Microchipping

A microchip is often the only way to reunite a lost pet with their owner.  It is not uncommon to hear of cats which stray miles only to be eventually reunited with their owners due to a microchip.  Cats are known for wandering and may adopt several families to feed them; a microchip is the quickest way to prove ownership.  For similar reasons microchipping of dogs will be compulsory by 2016.

The procedure is quick and safe.  The vet or nurse will inject a tiny microchip (about the size of a grain of rice) under the loose skin of your pet’s neck.  The needle is larger than a standard injection needle however most pets do not notice the injection, especially if distracted by a treat.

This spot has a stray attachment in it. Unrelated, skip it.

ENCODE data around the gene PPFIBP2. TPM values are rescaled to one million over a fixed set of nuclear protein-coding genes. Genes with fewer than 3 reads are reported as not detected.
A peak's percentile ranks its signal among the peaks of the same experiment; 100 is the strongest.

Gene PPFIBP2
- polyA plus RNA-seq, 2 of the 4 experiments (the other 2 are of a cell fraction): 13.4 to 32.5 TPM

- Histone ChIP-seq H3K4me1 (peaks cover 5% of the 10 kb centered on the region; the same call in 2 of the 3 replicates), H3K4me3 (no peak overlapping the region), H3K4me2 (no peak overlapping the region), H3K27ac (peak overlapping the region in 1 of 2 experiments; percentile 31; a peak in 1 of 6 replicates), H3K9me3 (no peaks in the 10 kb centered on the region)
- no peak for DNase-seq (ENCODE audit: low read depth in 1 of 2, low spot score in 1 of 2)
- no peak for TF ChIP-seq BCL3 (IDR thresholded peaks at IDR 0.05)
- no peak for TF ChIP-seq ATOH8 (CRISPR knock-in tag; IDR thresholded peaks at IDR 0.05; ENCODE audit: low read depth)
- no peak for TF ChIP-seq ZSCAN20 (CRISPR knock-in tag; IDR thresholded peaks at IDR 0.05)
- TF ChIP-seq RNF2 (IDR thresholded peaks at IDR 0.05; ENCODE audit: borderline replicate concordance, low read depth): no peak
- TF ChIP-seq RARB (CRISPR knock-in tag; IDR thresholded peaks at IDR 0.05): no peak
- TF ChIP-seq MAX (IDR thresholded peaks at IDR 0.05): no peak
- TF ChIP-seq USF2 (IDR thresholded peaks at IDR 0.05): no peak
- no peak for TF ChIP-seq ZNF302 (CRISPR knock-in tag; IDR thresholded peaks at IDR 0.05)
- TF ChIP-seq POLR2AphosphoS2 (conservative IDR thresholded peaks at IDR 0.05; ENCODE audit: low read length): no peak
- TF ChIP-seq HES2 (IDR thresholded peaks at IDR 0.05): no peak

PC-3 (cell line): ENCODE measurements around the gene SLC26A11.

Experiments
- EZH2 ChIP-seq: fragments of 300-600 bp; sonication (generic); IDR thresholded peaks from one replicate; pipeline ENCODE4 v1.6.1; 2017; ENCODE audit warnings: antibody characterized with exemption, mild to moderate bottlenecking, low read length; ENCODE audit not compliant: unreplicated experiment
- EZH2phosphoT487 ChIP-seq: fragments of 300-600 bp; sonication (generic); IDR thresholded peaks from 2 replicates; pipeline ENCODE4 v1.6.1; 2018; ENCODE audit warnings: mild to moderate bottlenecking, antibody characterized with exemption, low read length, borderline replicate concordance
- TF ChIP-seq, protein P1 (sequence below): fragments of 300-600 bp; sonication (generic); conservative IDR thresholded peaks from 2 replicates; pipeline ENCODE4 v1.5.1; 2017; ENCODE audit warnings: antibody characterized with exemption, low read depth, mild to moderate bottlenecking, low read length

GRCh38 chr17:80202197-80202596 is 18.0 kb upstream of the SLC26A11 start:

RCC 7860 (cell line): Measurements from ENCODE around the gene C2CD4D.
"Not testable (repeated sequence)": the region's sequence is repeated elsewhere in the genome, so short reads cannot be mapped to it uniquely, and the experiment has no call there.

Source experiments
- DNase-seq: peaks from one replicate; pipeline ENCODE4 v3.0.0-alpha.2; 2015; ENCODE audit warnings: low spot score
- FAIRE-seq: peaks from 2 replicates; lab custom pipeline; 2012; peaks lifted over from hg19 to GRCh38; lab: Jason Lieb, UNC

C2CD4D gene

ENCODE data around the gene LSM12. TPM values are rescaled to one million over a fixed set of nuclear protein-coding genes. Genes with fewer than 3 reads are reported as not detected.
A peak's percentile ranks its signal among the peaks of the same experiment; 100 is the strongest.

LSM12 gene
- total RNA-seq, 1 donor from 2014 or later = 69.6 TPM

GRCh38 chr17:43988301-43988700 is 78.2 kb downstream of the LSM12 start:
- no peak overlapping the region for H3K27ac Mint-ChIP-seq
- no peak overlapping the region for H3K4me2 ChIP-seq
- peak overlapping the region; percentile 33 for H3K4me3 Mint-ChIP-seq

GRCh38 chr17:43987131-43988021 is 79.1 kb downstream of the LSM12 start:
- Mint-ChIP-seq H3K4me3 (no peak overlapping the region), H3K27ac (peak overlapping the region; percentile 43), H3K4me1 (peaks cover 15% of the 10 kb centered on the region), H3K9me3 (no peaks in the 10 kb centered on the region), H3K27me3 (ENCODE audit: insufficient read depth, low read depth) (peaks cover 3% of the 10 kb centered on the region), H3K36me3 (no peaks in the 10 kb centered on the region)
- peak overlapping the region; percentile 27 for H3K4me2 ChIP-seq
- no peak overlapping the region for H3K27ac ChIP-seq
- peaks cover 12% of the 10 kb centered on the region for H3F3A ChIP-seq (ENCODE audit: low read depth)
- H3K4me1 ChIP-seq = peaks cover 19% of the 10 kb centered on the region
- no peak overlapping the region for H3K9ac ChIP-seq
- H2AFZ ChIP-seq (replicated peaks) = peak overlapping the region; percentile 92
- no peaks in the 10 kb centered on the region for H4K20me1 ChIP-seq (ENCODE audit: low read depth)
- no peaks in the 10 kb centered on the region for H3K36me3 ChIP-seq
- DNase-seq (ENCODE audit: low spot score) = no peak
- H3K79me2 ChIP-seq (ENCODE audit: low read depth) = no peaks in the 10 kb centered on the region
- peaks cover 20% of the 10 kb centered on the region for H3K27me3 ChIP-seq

If your pet strays and gets handed in to another veterinary surgery, rescue centre, the police or local authority, they have special hand held scanners that can detect and “read” the information on the microchips.  Each chip has a unique number which is registered against your name and contact details on a national database.

Microchipping can be performed in cats, dogs, rabbits, birds and reptiles.  Young cats and rabbits are often microchipped under anaesthetic at the time of neutering.  Birds often require a brief anaesthetic to implant the chip; this can be discussed with your vet.